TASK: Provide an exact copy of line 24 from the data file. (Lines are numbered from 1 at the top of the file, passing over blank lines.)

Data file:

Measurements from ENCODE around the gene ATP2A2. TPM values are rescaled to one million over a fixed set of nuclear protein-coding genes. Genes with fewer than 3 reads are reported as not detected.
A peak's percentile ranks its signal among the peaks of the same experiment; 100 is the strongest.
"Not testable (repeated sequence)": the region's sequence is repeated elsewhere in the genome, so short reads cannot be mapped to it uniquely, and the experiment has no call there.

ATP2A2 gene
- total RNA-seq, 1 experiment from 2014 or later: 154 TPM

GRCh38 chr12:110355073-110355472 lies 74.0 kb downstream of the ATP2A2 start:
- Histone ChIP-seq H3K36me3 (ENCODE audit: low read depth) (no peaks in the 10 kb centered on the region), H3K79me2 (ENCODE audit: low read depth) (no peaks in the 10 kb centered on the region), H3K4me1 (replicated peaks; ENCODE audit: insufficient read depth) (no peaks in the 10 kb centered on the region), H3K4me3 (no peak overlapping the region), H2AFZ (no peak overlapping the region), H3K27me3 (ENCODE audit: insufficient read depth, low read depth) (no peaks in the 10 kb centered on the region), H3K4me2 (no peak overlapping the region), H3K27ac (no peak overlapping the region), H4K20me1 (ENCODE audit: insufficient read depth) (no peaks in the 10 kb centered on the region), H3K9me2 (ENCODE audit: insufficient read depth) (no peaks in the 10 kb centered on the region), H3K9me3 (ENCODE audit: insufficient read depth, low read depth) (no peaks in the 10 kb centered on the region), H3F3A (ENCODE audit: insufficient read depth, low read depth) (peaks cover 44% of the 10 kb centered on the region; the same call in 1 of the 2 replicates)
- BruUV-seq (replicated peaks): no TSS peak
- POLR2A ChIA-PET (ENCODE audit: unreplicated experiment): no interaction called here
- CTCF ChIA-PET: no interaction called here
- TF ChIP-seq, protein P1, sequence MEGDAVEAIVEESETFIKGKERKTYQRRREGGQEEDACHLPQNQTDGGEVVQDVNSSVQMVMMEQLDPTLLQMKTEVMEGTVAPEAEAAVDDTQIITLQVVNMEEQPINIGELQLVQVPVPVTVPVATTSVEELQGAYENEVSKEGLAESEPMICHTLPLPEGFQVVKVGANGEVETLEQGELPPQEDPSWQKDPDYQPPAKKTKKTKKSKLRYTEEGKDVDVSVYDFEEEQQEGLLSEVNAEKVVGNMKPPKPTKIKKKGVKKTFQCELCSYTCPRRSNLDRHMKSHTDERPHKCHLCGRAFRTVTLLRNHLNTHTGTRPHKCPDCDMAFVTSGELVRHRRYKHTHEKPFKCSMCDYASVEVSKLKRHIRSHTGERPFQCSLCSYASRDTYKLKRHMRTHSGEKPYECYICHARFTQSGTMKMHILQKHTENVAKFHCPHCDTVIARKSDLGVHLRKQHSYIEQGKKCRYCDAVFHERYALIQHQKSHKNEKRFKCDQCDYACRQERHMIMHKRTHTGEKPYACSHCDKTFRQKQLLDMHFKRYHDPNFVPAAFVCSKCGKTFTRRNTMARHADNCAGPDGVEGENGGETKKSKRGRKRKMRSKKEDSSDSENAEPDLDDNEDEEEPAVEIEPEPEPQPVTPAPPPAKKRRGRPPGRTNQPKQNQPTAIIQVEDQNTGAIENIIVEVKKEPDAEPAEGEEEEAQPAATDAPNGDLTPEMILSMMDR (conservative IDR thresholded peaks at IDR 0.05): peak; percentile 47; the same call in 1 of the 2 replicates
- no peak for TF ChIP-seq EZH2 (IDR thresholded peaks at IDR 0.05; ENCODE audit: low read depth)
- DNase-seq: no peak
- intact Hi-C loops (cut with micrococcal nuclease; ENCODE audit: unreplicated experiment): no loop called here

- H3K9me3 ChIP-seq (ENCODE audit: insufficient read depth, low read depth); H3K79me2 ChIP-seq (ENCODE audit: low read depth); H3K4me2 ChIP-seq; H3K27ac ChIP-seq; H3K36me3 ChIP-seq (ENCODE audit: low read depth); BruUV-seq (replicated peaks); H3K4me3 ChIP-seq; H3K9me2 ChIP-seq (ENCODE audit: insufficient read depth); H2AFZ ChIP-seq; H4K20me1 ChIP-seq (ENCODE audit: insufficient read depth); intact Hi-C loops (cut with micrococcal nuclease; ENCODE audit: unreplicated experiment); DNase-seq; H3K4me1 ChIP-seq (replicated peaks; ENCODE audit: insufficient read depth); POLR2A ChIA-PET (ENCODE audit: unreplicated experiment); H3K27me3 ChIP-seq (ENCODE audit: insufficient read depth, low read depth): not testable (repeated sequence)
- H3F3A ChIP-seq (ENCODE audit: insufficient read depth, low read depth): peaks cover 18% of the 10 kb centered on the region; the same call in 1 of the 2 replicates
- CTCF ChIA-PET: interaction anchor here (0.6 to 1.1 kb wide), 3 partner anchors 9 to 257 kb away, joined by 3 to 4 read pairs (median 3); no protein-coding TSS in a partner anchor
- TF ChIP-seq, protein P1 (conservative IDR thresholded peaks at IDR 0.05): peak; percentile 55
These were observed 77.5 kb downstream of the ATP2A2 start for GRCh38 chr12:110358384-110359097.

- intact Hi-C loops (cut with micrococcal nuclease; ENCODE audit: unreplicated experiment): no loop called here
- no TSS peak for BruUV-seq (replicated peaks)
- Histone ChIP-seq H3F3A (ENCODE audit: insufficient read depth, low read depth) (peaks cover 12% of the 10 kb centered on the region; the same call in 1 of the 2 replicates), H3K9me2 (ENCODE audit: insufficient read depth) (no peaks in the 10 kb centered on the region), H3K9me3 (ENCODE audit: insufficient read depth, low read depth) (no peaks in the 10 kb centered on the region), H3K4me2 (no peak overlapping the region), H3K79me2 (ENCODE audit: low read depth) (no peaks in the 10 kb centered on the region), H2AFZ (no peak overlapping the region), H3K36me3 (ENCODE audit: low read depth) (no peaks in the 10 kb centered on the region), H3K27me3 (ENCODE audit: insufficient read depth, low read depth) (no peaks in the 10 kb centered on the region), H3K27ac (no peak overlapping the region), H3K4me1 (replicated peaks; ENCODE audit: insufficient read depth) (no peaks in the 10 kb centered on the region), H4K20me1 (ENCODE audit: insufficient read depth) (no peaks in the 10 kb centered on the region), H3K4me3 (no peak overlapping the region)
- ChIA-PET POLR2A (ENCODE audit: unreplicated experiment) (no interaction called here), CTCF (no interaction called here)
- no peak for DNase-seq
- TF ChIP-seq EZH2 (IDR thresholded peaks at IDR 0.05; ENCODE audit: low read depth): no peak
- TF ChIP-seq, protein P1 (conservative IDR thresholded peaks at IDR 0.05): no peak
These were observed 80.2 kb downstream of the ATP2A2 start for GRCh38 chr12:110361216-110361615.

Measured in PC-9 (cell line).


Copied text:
- no peak for DNase-seq